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Progress Is Impossible Without Change – A Post From Timo Hannay

9th June 2015
 | Timo Hannay

As my colleagues learned this week, Digital Science is to get a new managing director: from July 1st, Daniel Hook will take the reins.  I couldn’t be more pleased for him or the business. Inevitably, the transition from one Managing Director to another raises questions, so allow me to explain.

Earlier this year I took a much-needed sabbatical following the intense experience of leading Digital Science through its formative years. During this break, I kept my hand in by visiting customers and giving some talks about our work.  But I also found a new rhythm to life that’s more conducive to a healthy constitution and a happy family. As a result of the deliberations that inevitably followed, and with not a small amount of personal regret, I have therefore decided to stand down as Managing Director of Digital Science from the end of this month.

Let me be clear that this is not because my belief in Digital Science, or enthusiasm for its mission, is in any way diminished.  On the contrary, my time away provided me with a perspective that left me even more deeply impressed with its collective inventiveness and commitment, and the importance of what we have begun over these last four or five years.

It’s clear that our wider community – Digital Science’s clients, collaborators and in many cases cheerleaders – truly value our contribution to changing the world of research.  This was brought home to me again last week when I attended Digital Science Showcase events for customers and potential customers in Philadelphia and Los Angeles.  The enthusiasm was palpable and the feedback afterwards incredibly positive.  I felt energised and proud.

So why am I standing down?  I’m doing so because Digital Science needs and deserves a leader who can live up to its bold ambitions, one who can put in the long hours and rack up the air miles in pursuit of our goals.  I have spent the past five years criss-crossing the globe, away from my young family and now want to be able to make my work fit around my life rather than the other way around.

This is not to say that I’m looking for an easy ride.  So I’ll be starting again as a one-man band, this time to pursue another personal obsession: education.  In particular, I want to help schools make better use of the reams of data that flow out of our education system.  If that sounds idealistic, it is.  It’s also a risk and most likely will fail.  But that’s what people said when we set up Digital Science.  As this experience has taught me, taking risks can occasionally reap great rewards in terms of achievement and satisfaction.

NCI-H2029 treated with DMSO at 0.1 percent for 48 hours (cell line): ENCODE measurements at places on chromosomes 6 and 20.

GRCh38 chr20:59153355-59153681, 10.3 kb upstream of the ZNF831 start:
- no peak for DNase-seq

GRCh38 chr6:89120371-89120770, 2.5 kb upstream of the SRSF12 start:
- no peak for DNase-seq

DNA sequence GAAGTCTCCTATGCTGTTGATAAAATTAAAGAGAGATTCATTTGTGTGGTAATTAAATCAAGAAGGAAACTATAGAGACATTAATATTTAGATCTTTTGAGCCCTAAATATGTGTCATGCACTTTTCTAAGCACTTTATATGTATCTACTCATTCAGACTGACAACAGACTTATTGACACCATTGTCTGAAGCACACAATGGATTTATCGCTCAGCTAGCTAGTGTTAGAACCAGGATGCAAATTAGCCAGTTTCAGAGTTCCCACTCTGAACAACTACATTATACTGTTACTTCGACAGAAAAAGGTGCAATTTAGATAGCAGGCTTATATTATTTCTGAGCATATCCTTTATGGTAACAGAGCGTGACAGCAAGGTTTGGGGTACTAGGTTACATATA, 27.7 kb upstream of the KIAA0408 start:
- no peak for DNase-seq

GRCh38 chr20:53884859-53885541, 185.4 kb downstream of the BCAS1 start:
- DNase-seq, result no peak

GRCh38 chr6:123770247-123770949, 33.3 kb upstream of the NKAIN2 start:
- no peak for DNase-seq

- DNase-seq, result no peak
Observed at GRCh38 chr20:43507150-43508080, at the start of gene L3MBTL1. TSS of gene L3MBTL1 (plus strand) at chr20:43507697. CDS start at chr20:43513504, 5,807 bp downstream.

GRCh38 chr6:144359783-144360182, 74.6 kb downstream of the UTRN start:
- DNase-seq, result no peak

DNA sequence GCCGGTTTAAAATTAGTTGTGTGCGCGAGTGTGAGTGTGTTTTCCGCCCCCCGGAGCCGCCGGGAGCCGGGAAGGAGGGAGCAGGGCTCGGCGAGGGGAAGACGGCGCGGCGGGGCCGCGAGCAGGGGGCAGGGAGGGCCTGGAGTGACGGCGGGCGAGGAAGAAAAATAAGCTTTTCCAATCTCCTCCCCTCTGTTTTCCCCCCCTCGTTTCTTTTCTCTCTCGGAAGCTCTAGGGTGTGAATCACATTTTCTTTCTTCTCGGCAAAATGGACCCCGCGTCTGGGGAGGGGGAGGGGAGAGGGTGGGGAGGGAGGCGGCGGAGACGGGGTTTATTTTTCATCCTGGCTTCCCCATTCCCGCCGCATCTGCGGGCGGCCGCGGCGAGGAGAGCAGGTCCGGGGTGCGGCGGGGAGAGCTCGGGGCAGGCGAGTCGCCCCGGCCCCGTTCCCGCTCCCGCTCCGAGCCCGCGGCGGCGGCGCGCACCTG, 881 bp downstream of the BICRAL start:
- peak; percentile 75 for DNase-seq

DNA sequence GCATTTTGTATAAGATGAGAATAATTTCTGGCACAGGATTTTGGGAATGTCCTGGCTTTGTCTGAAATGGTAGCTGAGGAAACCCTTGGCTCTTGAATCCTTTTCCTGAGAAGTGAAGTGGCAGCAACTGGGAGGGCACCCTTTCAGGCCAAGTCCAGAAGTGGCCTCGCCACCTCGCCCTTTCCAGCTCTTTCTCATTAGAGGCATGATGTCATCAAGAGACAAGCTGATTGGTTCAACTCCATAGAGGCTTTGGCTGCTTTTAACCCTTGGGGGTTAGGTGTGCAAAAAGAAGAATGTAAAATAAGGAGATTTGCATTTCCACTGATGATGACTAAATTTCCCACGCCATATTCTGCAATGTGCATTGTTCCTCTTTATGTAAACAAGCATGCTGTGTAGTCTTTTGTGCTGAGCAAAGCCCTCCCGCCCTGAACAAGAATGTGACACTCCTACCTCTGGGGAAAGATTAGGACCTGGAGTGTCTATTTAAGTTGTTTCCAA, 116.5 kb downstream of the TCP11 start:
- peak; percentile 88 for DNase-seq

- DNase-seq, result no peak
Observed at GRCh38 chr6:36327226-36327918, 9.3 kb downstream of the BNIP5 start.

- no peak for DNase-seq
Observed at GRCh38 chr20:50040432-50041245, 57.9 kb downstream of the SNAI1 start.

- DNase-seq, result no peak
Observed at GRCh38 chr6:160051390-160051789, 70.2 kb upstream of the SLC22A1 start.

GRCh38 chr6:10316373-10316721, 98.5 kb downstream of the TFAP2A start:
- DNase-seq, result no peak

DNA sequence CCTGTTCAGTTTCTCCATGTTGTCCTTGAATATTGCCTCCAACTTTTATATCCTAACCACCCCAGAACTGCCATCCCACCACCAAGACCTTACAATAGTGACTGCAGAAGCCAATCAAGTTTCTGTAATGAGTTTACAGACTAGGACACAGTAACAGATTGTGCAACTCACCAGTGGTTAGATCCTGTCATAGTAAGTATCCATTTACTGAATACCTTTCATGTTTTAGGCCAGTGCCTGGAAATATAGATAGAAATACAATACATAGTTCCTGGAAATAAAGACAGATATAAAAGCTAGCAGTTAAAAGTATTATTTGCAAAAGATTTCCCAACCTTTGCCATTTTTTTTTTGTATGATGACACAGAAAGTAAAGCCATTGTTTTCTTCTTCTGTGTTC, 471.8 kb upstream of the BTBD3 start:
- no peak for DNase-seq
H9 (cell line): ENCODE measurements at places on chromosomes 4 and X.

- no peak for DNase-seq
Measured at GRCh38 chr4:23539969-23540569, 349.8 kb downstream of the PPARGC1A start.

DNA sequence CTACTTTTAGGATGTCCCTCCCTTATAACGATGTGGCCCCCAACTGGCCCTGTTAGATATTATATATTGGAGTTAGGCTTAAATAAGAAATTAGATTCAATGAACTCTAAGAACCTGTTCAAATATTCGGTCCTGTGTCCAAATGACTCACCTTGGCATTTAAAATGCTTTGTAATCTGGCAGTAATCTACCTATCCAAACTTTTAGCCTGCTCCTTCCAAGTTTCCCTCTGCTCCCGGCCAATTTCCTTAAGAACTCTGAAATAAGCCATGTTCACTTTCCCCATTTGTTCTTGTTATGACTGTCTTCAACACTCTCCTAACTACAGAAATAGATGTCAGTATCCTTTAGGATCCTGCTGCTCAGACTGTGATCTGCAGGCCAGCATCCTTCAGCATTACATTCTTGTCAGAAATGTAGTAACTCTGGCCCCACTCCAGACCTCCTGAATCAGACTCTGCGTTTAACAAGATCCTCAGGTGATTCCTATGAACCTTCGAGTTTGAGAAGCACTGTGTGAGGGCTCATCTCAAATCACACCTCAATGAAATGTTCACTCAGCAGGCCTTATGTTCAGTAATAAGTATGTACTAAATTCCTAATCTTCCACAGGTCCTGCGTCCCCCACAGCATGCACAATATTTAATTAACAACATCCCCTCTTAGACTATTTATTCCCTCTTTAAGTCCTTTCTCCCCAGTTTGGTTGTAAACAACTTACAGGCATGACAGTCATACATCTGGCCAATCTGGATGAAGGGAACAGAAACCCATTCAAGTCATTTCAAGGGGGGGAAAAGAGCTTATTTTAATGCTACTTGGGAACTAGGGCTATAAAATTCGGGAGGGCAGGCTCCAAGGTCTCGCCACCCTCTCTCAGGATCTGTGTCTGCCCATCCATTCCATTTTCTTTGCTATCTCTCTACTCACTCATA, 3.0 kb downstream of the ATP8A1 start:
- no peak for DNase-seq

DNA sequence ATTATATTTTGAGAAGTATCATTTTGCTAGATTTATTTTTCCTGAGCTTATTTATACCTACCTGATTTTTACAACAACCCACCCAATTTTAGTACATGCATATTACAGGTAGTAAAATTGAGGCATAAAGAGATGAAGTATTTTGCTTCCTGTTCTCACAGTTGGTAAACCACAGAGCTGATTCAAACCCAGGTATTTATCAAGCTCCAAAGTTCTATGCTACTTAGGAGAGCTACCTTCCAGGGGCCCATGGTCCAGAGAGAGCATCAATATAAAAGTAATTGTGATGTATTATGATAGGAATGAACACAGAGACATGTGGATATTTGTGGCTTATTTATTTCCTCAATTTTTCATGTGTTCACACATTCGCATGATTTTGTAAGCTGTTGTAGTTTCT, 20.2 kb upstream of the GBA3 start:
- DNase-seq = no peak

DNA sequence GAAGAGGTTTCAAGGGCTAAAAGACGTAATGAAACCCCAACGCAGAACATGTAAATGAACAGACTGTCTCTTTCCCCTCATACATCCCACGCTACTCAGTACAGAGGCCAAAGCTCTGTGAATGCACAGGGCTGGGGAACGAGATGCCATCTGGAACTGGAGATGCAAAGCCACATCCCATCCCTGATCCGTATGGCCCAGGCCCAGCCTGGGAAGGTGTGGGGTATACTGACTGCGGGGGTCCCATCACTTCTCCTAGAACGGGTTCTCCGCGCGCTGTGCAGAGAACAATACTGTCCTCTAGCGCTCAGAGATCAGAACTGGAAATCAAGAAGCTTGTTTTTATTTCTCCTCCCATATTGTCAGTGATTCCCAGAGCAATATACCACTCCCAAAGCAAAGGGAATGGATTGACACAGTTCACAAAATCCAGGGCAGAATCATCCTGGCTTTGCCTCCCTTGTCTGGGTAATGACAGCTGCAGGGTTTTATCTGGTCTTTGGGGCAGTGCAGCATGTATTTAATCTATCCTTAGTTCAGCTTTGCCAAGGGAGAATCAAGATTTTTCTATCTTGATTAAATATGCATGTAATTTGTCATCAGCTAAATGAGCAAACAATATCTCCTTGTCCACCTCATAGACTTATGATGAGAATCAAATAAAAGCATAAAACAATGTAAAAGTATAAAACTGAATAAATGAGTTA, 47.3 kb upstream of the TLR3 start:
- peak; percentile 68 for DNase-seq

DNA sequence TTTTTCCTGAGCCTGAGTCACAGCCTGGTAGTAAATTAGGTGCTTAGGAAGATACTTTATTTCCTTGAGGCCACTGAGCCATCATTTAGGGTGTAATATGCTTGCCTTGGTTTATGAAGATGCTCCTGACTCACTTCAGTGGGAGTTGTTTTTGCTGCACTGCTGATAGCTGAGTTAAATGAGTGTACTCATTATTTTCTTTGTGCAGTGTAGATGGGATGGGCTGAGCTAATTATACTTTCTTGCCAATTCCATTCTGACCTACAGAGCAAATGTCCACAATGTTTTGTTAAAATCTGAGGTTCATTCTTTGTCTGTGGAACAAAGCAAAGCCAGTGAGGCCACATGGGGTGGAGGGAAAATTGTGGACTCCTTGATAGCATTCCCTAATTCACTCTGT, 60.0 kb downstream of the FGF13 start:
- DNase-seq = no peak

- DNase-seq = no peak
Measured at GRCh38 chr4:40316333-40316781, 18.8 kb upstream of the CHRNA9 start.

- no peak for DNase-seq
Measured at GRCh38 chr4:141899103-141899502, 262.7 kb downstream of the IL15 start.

What of Digital Science’s future?  This isn’t and has never been a job for just one person, even if the buck ultimately stops with me.  On the contrary, I have benefited, and Digital Science has benefited, from a central management team with huge amount of strength in depth, as well as the entrepreneurial perspective and talents of our portfolio company founders and CEOs.

This same team will continue to take Digital Science forward, so my message today is much more one of continuity than of change.  Digital Science is, and always has been, more than one person, and that is more true today than ever.

I’m therefore delighted that my successor comes from within the existing team, and it’s a person who embodies our mission and ideals more than most – and certainly more than me.  Daniel and I have uncannily similar views of, and ambitions for, Digital Science, and I can’t think of anyone better suited to leading this incredibly special organisation through its next phase.  I have complete confidence that he will continue to uphold the ethos that has been so central to our success to date.

I remain hugely optimistic and excited about Digital Science’s future and I will continue to follow it closely. But the time has come for me to pass on the baton, with some personal sadness of course, but more importantly with a huge sense of pride and anticipation.BXP135677